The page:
Bomb explodes in front of high court following critical rulings
Police units were dispatched to the site of Monday's blast in front of the Supreme Court of Appeals in Ankara. (Photo: Ali Ünal)
A small bomb exploded in front of the Supreme Court of Appeals in Ankara on Monday morning, injuring one, soon after critical decisions were made by the court on the Kurdish Communities Union (KCK) and Ergenekon cases.
The explosion, reportedly caused by a percussion bomb, caused panic as the site is some 200 meters away from the Prime Ministry, where a Cabinet meeting was scheduled to take place one hour later. The Cabinet meeting was postponed one hour from 11 a.m. to noon.
The injured person was identified as Hüseyin Ahmet K., the driver of İzzet Karataş, the president of the 14th Chamber of the Supreme Court of Appeals.
Police teams were dispatched to the area, where high security measures were taken. Bomb experts, wearing protective gear, searched the area to make sure no other bomb had been placed.
"We understand that the explosive material was 150 grams [5.2 ounces] of light explosives placed inside a plastic bottle," Ankara Governor Alaadin Yüksel told reporters.
Asked how such an attack could have happened in a high security area of the capital, he said: "We are examining everything. Our colleagues are examining the video footage."
A man wearing a black jacket and white hood reportedly arrived at the Supreme Court of Appeals early on Monday morning. The bomber installed the bomb at the entrance of the building at around 6:30 a.m. and planned to detonate it when shuttles carrying court personnel would enter the compound; however, the bomb exploded at 9:40 a.m., after the shuttles had already passed by, preventing higher casualty figures.
The counterterrorism department of the Ankara Police Department came out with the physical description of the attacker one hour after the blast, and it was sent out to district police departments in addition to other provincial police offices.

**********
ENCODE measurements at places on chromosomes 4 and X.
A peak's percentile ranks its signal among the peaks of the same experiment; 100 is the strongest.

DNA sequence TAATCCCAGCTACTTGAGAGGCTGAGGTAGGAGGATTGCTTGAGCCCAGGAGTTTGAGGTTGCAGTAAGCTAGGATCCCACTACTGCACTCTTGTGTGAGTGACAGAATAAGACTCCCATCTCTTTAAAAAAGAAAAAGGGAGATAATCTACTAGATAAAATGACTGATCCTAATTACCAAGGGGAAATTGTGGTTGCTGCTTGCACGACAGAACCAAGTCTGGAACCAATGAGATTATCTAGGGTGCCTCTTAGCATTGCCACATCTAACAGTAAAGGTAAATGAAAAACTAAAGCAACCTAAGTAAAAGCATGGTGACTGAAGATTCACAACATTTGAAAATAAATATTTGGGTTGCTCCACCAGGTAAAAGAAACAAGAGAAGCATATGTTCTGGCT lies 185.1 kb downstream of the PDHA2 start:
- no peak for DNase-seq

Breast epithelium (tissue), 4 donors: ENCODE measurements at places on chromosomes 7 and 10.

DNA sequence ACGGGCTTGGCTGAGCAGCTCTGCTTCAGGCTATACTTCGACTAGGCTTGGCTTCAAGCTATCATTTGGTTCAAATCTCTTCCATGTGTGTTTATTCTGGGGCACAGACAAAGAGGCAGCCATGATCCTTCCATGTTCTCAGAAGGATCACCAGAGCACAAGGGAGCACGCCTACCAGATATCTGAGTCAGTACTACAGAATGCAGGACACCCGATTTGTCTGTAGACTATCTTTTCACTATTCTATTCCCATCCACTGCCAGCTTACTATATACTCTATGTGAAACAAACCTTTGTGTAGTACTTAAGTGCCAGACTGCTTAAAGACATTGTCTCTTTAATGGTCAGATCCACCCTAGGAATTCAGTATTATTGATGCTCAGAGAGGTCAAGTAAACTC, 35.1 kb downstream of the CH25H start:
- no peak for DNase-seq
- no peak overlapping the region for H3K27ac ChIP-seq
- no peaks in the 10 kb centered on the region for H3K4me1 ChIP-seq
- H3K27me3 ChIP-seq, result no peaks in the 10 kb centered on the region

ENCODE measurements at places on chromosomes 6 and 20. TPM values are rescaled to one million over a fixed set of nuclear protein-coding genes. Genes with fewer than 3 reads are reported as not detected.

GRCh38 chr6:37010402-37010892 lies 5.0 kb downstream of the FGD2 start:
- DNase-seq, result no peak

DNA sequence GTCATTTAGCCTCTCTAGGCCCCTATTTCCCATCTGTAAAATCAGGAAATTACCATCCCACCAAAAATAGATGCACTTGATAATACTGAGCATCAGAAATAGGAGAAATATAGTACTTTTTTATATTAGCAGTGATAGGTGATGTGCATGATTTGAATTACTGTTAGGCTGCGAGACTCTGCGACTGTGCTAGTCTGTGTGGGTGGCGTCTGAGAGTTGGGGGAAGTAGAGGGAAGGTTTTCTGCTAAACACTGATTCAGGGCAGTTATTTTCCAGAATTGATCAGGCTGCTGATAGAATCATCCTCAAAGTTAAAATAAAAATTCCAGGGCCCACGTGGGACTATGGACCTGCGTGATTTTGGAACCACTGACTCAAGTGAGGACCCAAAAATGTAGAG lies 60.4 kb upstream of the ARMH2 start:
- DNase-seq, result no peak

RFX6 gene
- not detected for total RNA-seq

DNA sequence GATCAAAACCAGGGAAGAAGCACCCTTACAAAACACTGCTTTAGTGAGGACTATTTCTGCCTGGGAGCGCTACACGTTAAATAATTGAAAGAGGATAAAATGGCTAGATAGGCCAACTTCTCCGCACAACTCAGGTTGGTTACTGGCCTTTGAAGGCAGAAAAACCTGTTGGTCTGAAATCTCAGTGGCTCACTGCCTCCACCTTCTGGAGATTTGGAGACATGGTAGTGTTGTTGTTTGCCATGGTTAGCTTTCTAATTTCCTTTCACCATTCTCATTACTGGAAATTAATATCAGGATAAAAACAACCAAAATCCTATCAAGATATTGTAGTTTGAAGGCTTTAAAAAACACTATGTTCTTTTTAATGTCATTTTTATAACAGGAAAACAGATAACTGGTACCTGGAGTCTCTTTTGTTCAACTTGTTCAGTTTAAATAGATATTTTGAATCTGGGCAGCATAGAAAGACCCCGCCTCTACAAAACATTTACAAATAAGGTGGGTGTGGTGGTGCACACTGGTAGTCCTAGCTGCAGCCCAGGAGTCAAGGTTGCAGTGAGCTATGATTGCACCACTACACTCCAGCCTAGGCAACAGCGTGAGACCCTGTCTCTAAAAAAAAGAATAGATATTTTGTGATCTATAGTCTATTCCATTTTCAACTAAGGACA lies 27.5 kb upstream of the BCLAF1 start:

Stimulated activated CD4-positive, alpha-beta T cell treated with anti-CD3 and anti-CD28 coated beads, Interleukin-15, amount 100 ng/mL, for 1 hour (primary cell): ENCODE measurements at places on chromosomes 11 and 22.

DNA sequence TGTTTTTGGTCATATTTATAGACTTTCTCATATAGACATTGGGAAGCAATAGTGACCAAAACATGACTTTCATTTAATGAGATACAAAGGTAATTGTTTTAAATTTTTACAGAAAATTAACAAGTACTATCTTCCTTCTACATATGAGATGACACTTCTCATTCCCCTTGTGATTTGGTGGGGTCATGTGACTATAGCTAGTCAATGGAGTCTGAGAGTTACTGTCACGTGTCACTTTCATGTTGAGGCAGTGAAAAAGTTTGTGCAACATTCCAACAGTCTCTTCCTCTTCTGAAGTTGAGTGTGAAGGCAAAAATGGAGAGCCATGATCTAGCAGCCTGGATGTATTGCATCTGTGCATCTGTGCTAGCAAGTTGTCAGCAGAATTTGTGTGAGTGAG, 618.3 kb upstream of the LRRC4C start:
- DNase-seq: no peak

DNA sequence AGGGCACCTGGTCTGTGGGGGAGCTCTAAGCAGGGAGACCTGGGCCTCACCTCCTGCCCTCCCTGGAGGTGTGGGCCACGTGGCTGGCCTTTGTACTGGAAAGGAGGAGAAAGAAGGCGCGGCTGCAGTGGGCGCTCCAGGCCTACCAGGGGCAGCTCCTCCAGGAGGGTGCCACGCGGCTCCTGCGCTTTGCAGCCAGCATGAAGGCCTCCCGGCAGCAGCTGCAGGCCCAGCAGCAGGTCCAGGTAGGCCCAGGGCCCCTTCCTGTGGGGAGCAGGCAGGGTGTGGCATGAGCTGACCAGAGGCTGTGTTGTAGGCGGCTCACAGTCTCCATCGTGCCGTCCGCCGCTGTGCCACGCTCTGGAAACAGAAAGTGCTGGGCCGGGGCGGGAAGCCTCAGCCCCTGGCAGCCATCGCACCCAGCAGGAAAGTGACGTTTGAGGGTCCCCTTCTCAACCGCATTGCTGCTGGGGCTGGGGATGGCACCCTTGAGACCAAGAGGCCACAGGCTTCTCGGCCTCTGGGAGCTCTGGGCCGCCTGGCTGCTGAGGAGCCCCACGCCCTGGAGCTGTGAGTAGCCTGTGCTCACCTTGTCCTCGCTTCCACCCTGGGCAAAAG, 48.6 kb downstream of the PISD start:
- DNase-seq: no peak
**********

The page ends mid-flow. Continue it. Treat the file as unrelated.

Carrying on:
The blast occurred on the heels of critical rulings by the Supreme Court of Appeals in the cases of the KCK, an umbrella organization that allegedly encompasses the terrorist Kurdistan Workers' Party (PKK), and Ergenekon, a clandestine crime network that has alleged links within the state and is suspected of plotting to topple the government.
In landmark rulings last month, the Supreme Court of Appeals upheld a lower court's decisions that the KCK is a terrorist organization, in separate appeal cases of two KCK suspects who were convicted of being members of a terrorist organization.
One of the suspects in the ongoing KCK case, Fırat Ertunç -- who the Van 4th High Criminal Court sentenced to seven years, 11 months in prison on March 11 of last year for committing a crime on behalf of a terrorist organization -- appealed his sentence to the Supreme Court of Appeals.
The 9th Chamber of the Supreme Court of Appeals upheld the Van 4th High Criminal Court's decision and, by doing so, affirmed the lower court's decision to classify the KCK as a terrorist organization.
The court made the same ruling in the appeal case of KCK suspect Süleyman Bayram -- who the Van 4th High Criminal Court sent to prison in March of last year for committing a crime on behalf of a terrorist organization -- and appealed his sentence at the Supreme Court of Appeals.
The 9th Chamber of the Supreme Court of Appeals upheld the Van 4th High Criminal Court's decision regarding Bayram and, by doing so, reaffirmed again the lower court's decision to classify the KCK as a terrorist organization.
Last Friday, the Supreme Court of Appeals also accepted an indictment concerning a former third army commander and a prosecutor, who is currently a Republican People's Party (CHP) deputy, accusing the two men of establishing and running a terrorist group.
The trial of the two suspects, retired Gen. Saldıray Berk and CHP Denizli deputy İlhan Cihaner, will be heard by the 11th Criminal Chamber of the Supreme Court of Appeals. In addition to being charged with membership in Ergenekon, the suspects face charges of forgery of official documents, issuing threats and illegally storing personal data.
Commenting on Monday's blast, Culture and Tourism Minister Ertuğrul Günay told reporters that there are some circles who want to create tension in the country.
“Our provincial branch building in İstanbul was attacked a few days ago. It is very obvious that some circles want to create tension in Turkey,” Günay said.
The blast, which took place in front of the Justice and Development Party (AK Party) offices in İstanbul last Thursday, wounded 15 policemen and one civilian. No one has claimed responsibility for that attack.